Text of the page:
• The Ransomware gang added 21 new single victims to their data leak site within a month.


Another one of the dangerous ransomware gangs haunting organisations worldwide is Netwalker. The gang has brought in more than $30 million in ransoms since their appearance. Having been responsible for crippling several hospitals, schools and government agencies throughout the world.

Some of the most notable victims of the Netwalker ransomware include the Crozer-Keystone Health System, the Australian transport company Toll Group and California University’s COVID research sector.

  • Netwalker ransomware gang has made $25 million since March 2020.

How to Prevent a Ransomware Attack

Ensuring you take the necessary steps to protect your business from ransomware threats and risks is vital. Below are a few effective ways to prevent ransomware attacks from impacting your business or employees.

Educate Your Employees

Educating your employees and training them to spot ransomware attacks is the most important step to preventing ransomware attacks, ensuring staff understand the importance of cyber security will secure your workplace further from attacks.

Avoid Suspicious Links

Avoid clicking any links sent in texts, emails or even instructed over the phone. A ransomware fact states that Phishing emails are involved in 70% of data breaches, showing how common they are in workplaces, this is why it’s vital to be able to spot them.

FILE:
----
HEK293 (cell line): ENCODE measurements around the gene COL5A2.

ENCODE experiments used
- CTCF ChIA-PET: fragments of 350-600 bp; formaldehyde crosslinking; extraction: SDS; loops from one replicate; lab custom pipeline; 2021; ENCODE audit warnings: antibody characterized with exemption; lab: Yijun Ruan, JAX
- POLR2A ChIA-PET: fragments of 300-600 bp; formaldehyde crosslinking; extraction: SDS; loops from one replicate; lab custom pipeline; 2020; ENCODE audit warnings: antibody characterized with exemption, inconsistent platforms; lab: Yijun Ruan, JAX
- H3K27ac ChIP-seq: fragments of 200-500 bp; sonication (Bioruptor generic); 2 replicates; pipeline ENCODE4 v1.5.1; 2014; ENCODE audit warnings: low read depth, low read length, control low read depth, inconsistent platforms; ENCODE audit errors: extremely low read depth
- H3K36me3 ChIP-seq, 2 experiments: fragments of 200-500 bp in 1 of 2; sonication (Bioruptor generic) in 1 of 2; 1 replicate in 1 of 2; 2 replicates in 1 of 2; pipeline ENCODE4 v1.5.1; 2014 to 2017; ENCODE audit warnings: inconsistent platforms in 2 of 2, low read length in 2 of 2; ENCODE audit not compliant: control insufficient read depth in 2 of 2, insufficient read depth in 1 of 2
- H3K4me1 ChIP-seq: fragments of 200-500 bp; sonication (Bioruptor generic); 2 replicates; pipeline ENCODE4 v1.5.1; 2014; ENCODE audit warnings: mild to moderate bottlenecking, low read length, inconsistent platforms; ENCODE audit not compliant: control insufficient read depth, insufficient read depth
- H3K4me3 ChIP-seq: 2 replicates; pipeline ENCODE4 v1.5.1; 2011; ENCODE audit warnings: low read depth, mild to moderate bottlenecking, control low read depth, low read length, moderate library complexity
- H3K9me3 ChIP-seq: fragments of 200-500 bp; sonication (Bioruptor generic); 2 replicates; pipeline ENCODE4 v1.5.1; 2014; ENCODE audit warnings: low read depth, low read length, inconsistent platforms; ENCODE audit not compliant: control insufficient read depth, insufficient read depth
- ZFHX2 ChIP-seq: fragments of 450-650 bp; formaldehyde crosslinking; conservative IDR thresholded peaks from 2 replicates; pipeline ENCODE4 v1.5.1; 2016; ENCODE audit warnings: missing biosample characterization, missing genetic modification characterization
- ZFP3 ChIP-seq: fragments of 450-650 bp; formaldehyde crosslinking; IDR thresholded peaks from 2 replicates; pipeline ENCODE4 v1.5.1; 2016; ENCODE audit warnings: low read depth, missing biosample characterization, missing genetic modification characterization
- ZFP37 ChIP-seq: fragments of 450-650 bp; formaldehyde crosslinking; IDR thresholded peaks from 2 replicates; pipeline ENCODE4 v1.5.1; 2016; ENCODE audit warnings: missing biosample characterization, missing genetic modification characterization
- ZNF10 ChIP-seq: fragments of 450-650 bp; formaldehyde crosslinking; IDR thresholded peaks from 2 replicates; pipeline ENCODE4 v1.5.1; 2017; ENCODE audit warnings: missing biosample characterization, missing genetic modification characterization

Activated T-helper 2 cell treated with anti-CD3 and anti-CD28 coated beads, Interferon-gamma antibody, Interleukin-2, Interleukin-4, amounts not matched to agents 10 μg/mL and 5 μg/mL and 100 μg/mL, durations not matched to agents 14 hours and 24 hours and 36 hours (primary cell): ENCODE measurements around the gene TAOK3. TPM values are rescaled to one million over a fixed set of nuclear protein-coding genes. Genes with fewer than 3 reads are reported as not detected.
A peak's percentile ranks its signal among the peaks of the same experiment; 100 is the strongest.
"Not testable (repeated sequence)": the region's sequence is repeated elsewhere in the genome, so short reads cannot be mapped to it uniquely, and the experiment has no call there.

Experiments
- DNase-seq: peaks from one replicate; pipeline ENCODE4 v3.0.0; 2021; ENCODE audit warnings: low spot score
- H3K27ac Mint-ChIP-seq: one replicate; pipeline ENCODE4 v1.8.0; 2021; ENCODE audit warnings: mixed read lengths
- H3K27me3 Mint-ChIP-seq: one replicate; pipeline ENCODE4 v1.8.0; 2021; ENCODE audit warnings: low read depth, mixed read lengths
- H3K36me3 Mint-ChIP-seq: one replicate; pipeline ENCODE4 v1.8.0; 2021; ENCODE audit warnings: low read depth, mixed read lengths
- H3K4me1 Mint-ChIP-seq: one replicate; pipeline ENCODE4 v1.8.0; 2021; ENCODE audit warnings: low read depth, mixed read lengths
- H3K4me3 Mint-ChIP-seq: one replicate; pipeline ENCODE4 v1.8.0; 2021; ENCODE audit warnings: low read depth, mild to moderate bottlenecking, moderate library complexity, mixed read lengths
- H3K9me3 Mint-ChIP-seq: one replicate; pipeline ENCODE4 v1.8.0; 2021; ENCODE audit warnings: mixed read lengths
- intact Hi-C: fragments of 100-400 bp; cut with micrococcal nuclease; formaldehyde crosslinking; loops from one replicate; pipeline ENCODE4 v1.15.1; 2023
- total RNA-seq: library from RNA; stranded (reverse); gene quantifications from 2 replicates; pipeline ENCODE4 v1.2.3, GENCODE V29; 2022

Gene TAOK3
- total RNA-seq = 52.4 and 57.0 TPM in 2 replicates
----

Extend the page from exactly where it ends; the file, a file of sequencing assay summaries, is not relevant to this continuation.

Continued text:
Implement a Password System

Implementing a system such as password managers can massively help reduce the risks of cyber attacks, encouraging your employees to create more complex passwords to avoid the risk of hackers guessing staff passwords.

Install Firewalls and Antivirus

Firewalls and antivirus stop any malicious content or software from entering your systems, it’s important to have these in place as an extra layer of protection.

Create Regular Backups

Backing up all important data and files is vital to avoid the devastating effects of ransomware, if all else fails you can restore your system without having to pay a ransom.

Work With Cyber Security Experts

Working with cyber security experts is the most effective way to protect your business from ransomware, they will be able to provide you with the latest methods of protection as well as being on hand to help if an attack does happen.

Ransomware Facts FAQs

Q: Do I have to pay ransom for a ransomware attack?

A: It is not advisable to pay the ransom as this could encourage the attacker and does not guarantee that you will get your data back.

Q: How much should I expect to pay in ransom?

A: The amount of ransom demanded varies depending on the type of attack, the size of the organization and the amount of data encrypted.

Q: What industries were hit the most by ransomware attacks?

A: Healthcare, Education, and Government sectors were hit the most by ransomware attacks in 2020.

Q: What is the best way to prevent a ransomware attack?

A: The best way to prevent a ransomware attack is by working with cyber security experts who can provide you with the latest methods of protection to fully secure your business against ransomware attacks.

Ransomware is a serious threat to businesses and organisations worldwide, with attacks becoming more common and destructive. Ransomware is not going away any time soon. Ransomware attacks are increasing year by year constantly evolving with new techniques and new technology targeting businesses in as many industries as possible. To secure your business from Ransomware Attacks, enquire below.